Significance of Stonehenge

Stonehenge is a unique prehistoric monument, at the centre of an extraordinary archaeological landscape so rich and varied that it was designated a World Heritage Site in 1986. It is a rich source for the study of prehistory and holds a pivotal place in the development of archaeology.

Stonehenge from the north-east, showing a well-preserved section of the outer sarsen circle

Stonehenge from the north-east, showing a well-preserved section of the outer sarsen circle

World Heritage Site

The World Heritage Site Management Plan summarises the significance, or outstanding universal value, of the site as follows:

‘The Stonehenge, Avebury, and Associated Sites World Heritage Site is internationally important for its complexes of outstanding prehistoric monuments. Stonehenge is the most architecturally sophisticated prehistoric stone circle in the world, while Avebury is the largest in the world. Together with inter-related monuments and their associated landscapes, they help us to understand Neolithic and Bronze Age ceremonial and mortuary practices. They demonstrate around 2000 years of continuous use and monument building between c. 3700 and 1600 BC. As such they represent a unique embodiment of our collective heritage.’[1] 

View down onto the interlocking sarsen circle

View down onto the interlocking sarsen circle

The Stone Monument

The significance of Stonehenge itself can be summarised as follows:

  • Stonehenge is the most architecturally sophisticated and only surviving lintelled stone circle in the world. 
  • The earliest stage of the monument is one of the largest cremations cemeteries known in Neolithic Britain.[2]
  • The stones were brought from very long distances – the bluestones from the Preseli Hills, over 150 miles away, and the sarsens probably from the Marlborough Downs, 19 miles to the north.
  • The stones were dressed using sophisticated techniques[3] and erected using precisely interlocking joints, unseen at any other prehistoric monument.

A Unique Landscape

Stonehenge does not stand in isolation, but forms part of a remarkable ancient landscape of early Neolithic, late Neolithic and early Bronze Age monuments.

This landscape is a vast source of information about the ceremonial and funerary practices of Neolithic and Bronze Age people. It can also help our understanding of regional and international contacts from the 4th to 2nd millennia BC, and shed light on how prehistoric society was organised.

Archaeology and Interpretation

Stonehenge has often been at the forefront of the development of archaeology (see Research on Stonehenge). Key milestones and discoveries can be explored using the archaeology layer on our landscape map.

It has also perhaps been the focus of more theories about its origin and purpose than any other prehistoric monument. These have included, in chronological order, a coronation place for Danish kings,[4] a Druid temple,[5] an astronomical computer for predicting eclipses and solar events,[6] a place where ancestors were worshipped[7] or a cult centre for healing.[8]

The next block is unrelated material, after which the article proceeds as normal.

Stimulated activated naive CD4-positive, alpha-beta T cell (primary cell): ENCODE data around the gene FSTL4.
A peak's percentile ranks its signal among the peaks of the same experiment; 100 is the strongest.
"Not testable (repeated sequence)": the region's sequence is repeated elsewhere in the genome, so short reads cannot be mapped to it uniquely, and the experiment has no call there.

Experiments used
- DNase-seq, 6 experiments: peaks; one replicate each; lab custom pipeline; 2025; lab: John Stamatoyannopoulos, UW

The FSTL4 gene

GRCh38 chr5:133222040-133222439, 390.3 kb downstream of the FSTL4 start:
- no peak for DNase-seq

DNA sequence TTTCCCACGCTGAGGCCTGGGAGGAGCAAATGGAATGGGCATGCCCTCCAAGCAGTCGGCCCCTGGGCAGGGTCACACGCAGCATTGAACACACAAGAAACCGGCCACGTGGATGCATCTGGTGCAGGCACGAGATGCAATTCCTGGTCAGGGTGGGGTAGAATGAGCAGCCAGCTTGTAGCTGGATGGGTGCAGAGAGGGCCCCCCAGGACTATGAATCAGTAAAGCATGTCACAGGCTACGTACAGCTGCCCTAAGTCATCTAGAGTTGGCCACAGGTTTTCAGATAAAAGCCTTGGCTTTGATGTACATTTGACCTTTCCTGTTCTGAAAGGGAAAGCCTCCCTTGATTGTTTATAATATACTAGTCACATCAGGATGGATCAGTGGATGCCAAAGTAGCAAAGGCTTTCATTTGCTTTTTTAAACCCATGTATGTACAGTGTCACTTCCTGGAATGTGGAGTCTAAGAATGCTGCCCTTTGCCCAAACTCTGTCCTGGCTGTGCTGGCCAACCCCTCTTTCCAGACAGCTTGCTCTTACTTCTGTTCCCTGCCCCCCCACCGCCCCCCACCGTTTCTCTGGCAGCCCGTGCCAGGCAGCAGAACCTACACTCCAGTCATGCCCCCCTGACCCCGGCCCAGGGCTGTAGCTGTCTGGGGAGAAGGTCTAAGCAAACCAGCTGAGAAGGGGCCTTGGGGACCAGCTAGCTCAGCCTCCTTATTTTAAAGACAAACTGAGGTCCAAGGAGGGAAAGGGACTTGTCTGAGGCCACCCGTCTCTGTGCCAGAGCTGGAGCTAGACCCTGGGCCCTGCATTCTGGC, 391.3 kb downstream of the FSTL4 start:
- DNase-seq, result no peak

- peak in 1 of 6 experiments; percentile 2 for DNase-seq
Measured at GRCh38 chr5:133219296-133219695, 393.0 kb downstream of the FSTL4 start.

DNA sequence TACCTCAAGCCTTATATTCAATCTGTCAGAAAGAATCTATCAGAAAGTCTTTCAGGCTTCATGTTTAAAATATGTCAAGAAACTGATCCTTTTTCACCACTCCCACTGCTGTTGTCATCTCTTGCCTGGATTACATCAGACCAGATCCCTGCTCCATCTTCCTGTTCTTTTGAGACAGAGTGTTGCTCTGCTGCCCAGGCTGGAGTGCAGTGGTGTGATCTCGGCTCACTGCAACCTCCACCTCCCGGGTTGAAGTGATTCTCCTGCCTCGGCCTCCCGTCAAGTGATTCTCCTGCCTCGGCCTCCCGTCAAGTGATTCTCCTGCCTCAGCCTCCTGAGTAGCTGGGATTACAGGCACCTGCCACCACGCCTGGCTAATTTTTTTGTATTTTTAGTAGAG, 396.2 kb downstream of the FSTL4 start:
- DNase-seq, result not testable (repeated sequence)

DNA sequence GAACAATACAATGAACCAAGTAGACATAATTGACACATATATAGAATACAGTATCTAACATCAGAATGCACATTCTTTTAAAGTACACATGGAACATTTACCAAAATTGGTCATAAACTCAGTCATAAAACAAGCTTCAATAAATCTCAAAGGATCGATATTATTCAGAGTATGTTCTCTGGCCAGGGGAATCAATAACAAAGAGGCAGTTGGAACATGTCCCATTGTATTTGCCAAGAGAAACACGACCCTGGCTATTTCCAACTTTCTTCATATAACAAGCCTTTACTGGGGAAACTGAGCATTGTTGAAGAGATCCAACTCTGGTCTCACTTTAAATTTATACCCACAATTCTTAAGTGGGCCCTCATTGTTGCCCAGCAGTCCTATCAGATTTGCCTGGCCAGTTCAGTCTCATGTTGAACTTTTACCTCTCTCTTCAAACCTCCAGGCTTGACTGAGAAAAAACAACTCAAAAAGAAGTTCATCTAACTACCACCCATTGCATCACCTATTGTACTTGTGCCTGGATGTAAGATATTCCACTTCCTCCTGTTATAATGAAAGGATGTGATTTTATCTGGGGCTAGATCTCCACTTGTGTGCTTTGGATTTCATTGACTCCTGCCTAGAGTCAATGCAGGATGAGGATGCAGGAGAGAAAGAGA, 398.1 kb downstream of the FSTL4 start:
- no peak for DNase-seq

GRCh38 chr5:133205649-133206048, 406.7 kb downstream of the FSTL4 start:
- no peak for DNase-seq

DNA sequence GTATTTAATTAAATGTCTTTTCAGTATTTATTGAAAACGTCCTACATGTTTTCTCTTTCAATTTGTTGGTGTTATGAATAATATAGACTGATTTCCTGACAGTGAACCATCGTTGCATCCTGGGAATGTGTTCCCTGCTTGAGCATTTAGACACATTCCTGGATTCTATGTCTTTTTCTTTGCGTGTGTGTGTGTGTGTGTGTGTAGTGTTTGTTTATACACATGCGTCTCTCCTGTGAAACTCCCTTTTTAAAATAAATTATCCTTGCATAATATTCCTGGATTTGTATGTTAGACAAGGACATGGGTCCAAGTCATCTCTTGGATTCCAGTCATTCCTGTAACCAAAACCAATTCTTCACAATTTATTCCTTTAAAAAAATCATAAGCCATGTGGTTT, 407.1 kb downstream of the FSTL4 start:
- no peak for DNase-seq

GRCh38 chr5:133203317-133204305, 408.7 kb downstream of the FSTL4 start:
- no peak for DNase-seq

Today, the interpretation of Stonehenge which is most generally accepted is that of a prehistoric temple aligned with the movements of the sun.

Celebrating the midsummer solstice in 2010

The crowd celebrating midsummer solstice in 2010

Icon and Inspiration

Finally, Stonehenge is an icon of the past and a powerful image of ancient achievement. It has been the subject of many paintings and poems and featured in books, music and films.

Stonehenge continues to have a role as a sacred place of special religious and cultural significance for many, and inspires a strong sense of awe and humility for thousands of visitors who are drawn to the site every year.

Footnotes

1. Official UNESCO brief description of the World Heritage Site, agreed by the World Heritage Committee, July 2008; published in C Young, A Chadburn and I Bedu, Stonehenge World Heritage Site Management Plan 2009 (English Heritage, London, 2009), part 1, p 21.
2. M Parker Pearson, A Chamberlain, M Jay, P Marshall, J Pollard, C Richards, J Thomas, C Tilley and K Welham, ‘Who was buried at Stonehenge?Antiquity 83 (2009), 23 (subscription required; accessed 18 Nov 2013).
3. M Abbott and H Anderson-Whymark, Stonehenge Laser Scan: Archaeological Analysis Report, English Heritage Research Department Report 32-2012 (English Heritage, 2012), pp 26–37. 
4. W Charleton, Chorea Gigantum: Or, The Most Famous Antiquity of Great Britain, Vulgarly Called Stone-Heng, Standing on Salisbury Plain, Restored to the Danes  (1663) (accessed 18 Nov 2013).
5. J Aubrey, Monumenta Britannica, or, A Miscellany of British Antiquities, Parts I and II, ed J Fowles (Sherborne, 1980–82; originally compiled 1665–93).
6. G Hawkins, Stonehenge Decoded (London, 1965).
7. M Parker Pearson and Ramilinsonina, ‘Stonehenge for the ancestors: the stones pass on the message’, Antiquity 72 (1998), 308–26 (subscription required; accessed 18 Nov 2013).
8. T Darvill, ‘Towards the within: Stonehenge and its purpose’, in Cults in Context: Reconsidering Ritual in Archaeology, ed D A Barrowclough and C Malone (Oxford, 2007), pp 148–57.

Portico: Researching English Heritage Sites

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